Featured News

Suicide Prevention: help available service-wide

24 Mar 2009 | Cpl. Shawn Coolman

Forty-one Marines killed themselves in 2008.

Around every corner there is someone who can help Marines who are thinking about suicide. Aboard the base, there are many services a Marine can utilize to seek help.

“Camp Pendleton has a variety of resources. Chaplains, counseling services and Division Mental Health can all provide individual counseling,” said Amanda Hinkle, Prevention Education Specialist, Counseling Services Marine Corps Base, Camp Pendleton.

“The key is finding the appropriate resource for the person in need someone they can feel comfortable with and open up to. We want to ensure that each person receives both immediate and sustained assistance from someone who meets their individual needs.”

In addition to the base’s various services, a significant resource a Marine has to seek help is his or her chain of command.

“The Marines in the immediate leadership positions: they’re the ones who interact with these Marines on a daily basis, and often times they are the ones who are going to control how their day is going to be,” said Navy Lt. Cmdr. Young Song, 47, Headquarters Battalion, 1st Marine Division Chaplain.

Song provides battalion-wide suicide prevention classes to the command to help stop suicides.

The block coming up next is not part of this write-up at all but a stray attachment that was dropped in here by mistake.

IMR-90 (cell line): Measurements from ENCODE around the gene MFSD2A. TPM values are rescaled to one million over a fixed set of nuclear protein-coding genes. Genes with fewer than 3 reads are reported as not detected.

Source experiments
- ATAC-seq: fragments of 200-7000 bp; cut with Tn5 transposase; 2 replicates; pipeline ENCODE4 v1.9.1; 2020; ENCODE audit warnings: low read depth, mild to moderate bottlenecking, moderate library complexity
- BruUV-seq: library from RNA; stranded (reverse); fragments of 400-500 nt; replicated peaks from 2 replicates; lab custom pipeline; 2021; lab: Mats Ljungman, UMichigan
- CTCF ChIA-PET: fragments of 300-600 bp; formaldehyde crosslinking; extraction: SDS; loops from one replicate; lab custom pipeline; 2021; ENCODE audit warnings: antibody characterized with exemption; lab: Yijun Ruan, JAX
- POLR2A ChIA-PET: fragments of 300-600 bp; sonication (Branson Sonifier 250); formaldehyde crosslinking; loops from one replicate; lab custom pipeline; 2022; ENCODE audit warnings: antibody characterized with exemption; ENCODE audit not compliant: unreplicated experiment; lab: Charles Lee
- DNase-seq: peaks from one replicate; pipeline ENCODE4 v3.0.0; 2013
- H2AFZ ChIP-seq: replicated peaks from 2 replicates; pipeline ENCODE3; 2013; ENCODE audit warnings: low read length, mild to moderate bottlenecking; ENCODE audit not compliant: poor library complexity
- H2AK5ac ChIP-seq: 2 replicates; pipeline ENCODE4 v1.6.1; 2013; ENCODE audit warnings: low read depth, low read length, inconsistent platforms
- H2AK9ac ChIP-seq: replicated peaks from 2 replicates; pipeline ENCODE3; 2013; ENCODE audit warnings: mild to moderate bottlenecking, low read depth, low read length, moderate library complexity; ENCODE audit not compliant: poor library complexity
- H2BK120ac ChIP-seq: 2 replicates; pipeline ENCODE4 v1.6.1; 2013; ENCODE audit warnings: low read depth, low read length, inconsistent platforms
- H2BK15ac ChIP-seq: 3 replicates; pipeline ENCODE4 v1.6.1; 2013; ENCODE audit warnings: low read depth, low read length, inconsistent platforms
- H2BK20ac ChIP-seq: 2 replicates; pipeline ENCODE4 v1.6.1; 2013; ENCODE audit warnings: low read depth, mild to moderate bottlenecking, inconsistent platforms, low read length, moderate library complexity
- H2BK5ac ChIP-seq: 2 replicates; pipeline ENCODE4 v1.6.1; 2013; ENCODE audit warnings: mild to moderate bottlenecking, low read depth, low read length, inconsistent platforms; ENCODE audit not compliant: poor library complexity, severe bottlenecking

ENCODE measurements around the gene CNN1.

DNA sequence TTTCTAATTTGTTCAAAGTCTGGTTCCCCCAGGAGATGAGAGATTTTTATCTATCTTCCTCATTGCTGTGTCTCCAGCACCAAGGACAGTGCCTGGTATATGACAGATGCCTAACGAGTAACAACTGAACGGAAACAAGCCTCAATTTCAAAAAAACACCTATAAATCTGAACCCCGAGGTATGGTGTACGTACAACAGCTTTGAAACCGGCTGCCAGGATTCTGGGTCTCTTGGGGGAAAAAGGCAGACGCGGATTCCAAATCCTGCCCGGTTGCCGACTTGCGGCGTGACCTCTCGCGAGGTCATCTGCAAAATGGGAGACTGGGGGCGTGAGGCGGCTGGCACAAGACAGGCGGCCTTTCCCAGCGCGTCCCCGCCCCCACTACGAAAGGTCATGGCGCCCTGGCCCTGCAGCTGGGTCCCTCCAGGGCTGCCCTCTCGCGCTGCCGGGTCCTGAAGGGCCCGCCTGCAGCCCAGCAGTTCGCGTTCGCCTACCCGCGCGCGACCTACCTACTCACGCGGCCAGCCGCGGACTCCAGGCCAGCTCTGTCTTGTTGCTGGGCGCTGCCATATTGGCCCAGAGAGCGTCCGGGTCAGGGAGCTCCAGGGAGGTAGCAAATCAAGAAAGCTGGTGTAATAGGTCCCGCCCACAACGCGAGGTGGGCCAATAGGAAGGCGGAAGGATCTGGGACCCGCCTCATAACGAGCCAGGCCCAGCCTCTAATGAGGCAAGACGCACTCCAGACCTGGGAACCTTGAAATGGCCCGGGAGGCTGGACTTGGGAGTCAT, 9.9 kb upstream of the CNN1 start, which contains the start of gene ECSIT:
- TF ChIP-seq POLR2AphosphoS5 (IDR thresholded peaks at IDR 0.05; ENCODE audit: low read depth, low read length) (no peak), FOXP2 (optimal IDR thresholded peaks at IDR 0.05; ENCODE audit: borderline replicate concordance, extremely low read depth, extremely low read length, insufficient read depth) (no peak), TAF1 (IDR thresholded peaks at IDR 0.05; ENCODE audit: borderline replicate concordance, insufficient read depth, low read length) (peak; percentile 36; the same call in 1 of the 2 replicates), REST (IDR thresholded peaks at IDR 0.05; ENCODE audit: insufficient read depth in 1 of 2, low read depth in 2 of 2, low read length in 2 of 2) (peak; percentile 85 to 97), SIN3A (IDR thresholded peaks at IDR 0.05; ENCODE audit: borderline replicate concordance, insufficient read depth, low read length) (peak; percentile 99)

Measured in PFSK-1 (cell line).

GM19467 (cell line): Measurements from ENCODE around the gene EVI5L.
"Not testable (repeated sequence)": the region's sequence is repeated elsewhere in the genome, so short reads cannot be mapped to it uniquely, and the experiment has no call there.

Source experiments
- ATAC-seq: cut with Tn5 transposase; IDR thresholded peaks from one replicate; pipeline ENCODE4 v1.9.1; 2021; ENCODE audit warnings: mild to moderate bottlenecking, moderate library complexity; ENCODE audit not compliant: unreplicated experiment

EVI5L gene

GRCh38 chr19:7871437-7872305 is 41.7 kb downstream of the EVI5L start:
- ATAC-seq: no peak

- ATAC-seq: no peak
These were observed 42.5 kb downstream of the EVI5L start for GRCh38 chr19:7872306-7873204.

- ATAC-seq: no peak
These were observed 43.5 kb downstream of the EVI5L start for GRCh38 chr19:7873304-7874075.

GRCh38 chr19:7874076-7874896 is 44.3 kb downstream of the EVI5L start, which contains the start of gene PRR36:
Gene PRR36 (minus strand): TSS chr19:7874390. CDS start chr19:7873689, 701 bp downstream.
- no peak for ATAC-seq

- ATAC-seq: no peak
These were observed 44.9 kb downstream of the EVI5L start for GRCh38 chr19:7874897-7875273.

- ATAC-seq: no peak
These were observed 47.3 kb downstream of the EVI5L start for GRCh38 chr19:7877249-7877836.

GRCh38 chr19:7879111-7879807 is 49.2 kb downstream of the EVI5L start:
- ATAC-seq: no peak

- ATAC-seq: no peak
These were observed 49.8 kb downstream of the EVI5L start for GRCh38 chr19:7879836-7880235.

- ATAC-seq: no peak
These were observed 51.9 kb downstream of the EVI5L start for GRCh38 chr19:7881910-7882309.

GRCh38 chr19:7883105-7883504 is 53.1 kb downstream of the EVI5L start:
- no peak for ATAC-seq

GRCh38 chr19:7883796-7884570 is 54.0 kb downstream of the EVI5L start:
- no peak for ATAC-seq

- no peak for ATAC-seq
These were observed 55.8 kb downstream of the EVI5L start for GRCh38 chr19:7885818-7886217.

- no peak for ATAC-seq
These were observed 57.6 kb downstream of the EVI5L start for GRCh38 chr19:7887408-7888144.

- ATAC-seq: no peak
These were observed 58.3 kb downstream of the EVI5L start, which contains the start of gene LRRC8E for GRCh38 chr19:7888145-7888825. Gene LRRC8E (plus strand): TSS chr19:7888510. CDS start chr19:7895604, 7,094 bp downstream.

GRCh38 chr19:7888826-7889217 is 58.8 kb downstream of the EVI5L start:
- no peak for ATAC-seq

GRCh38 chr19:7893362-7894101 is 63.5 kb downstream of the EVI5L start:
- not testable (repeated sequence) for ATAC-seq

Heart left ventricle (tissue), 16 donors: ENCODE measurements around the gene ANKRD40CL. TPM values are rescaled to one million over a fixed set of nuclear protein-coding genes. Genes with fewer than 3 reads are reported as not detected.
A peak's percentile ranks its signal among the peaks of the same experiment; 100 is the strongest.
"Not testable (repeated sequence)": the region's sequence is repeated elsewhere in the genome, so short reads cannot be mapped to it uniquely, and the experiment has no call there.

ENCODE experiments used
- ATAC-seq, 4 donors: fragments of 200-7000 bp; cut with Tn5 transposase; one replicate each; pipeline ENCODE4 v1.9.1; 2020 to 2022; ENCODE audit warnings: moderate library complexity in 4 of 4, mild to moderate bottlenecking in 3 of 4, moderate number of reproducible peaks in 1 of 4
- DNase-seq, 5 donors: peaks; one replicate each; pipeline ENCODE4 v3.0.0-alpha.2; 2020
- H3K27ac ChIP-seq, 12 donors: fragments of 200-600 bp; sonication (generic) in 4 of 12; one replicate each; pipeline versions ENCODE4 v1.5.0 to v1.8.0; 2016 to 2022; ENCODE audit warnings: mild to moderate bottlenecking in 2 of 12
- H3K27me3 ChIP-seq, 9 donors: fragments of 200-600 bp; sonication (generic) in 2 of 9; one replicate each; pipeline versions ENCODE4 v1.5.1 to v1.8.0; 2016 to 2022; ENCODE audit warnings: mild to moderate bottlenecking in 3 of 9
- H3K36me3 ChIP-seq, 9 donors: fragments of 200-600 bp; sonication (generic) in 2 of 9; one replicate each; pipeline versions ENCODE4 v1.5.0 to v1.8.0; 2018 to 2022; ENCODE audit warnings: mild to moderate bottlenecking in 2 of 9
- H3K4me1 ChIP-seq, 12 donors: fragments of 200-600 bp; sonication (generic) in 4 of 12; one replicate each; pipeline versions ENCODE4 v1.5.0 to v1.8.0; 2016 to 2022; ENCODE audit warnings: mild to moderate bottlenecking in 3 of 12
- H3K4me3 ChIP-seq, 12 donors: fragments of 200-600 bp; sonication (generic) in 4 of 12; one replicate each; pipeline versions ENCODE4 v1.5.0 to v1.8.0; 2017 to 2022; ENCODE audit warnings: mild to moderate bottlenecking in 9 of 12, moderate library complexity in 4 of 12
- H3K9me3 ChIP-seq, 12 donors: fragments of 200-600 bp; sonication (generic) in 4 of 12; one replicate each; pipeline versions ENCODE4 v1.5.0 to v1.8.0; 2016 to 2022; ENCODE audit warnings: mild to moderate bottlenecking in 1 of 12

“If I can train them (leadership) to have eyes and ears to be able to identify the Marines in distress, then they will be the greatest asset the command can have in terms of preventing suicide,” said Song, from Chicago.

“When I train the trainers or when I speak to all the general Marines through the regular training, the things I make very clear to all Marines is that if someone makes a statement that he is going to commit suicide never take it as a joke. If it turns out to be a joke then wonderful, but if it doesn’t turn out to be a joke, then we could have saved this Marine. It is better to be safe than sorry.”

Someone who is contemplating suicide typically exhibits certain behavioral characteristics to Marines around him.

“The biggest sign of someone thinking about suicide is their drastic personality change,” said Song. “If a person is interactive, fun and outgoing and he becomes an introvert is a big sign (of depression),” said Song.

Song also mentioned other common characteristics of someone contemplating suicide, including giving away personal possessions, heavy drinking and being obsessed with death.

Looking out for fellow Marines is a long-standing tradition in the Marine Corps, and with the help of services and the thousands of Marines aboard the base, suicide can be averted.

“The best thing anyone can do is support,” said Hinkle. “Our goal is to get them to support services quickly and as positively as possible.”